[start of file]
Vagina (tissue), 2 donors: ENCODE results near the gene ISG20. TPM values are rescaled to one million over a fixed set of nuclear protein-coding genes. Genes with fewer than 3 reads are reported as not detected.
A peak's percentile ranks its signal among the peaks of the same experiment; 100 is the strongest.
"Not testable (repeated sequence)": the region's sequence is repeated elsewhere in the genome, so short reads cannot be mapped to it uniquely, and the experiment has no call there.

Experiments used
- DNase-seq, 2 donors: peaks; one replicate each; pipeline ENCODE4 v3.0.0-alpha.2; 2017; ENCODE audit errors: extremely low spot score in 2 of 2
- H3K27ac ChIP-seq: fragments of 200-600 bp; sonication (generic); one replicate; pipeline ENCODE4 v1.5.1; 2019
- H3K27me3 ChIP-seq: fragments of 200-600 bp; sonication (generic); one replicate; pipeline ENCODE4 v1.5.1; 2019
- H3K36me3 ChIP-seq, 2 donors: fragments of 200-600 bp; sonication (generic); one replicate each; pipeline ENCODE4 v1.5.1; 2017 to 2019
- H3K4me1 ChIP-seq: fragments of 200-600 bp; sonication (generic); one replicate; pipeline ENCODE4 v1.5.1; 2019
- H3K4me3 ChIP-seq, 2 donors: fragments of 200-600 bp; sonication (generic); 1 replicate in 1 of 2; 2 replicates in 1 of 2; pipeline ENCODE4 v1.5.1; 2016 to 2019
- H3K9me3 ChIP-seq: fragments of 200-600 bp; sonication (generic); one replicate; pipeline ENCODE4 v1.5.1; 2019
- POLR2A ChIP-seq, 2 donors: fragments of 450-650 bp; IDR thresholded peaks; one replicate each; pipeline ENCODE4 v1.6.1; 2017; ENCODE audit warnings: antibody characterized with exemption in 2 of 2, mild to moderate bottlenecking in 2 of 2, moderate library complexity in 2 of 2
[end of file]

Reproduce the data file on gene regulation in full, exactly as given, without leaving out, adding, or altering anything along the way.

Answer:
Vagina (tissue), 2 donors: ENCODE results near the gene ISG20. TPM values are rescaled to one million over a fixed set of nuclear protein-coding genes. Genes with fewer than 3 reads are reported as not detected.
A peak's percentile ranks its signal among the peaks of the same experiment; 100 is the strongest.
"Not testable (repeated sequence)": the region's sequence is repeated elsewhere in the genome, so short reads cannot be mapped to it uniquely, and the experiment has no call there.

Experiments used
- DNase-seq, 2 donors: peaks; one replicate each; pipeline ENCODE4 v3.0.0-alpha.2; 2017; ENCODE audit errors: extremely low spot score in 2 of 2
- H3K27ac ChIP-seq: fragments of 200-600 bp; sonication (generic); one replicate; pipeline ENCODE4 v1.5.1; 2019
- H3K27me3 ChIP-seq: fragments of 200-600 bp; sonication (generic); one replicate; pipeline ENCODE4 v1.5.1; 2019
- H3K36me3 ChIP-seq, 2 donors: fragments of 200-600 bp; sonication (generic); one replicate each; pipeline ENCODE4 v1.5.1; 2017 to 2019
- H3K4me1 ChIP-seq: fragments of 200-600 bp; sonication (generic); one replicate; pipeline ENCODE4 v1.5.1; 2019
- H3K4me3 ChIP-seq, 2 donors: fragments of 200-600 bp; sonication (generic); 1 replicate in 1 of 2; 2 replicates in 1 of 2; pipeline ENCODE4 v1.5.1; 2016 to 2019
- H3K9me3 ChIP-seq: fragments of 200-600 bp; sonication (generic); one replicate; pipeline ENCODE4 v1.5.1; 2019
- POLR2A ChIP-seq, 2 donors: fragments of 450-650 bp; IDR thresholded peaks; one replicate each; pipeline ENCODE4 v1.6.1; 2017; ENCODE audit warnings: antibody characterized with exemption in 2 of 2, mild to moderate bottlenecking in 2 of 2, moderate library complexity in 2 of 2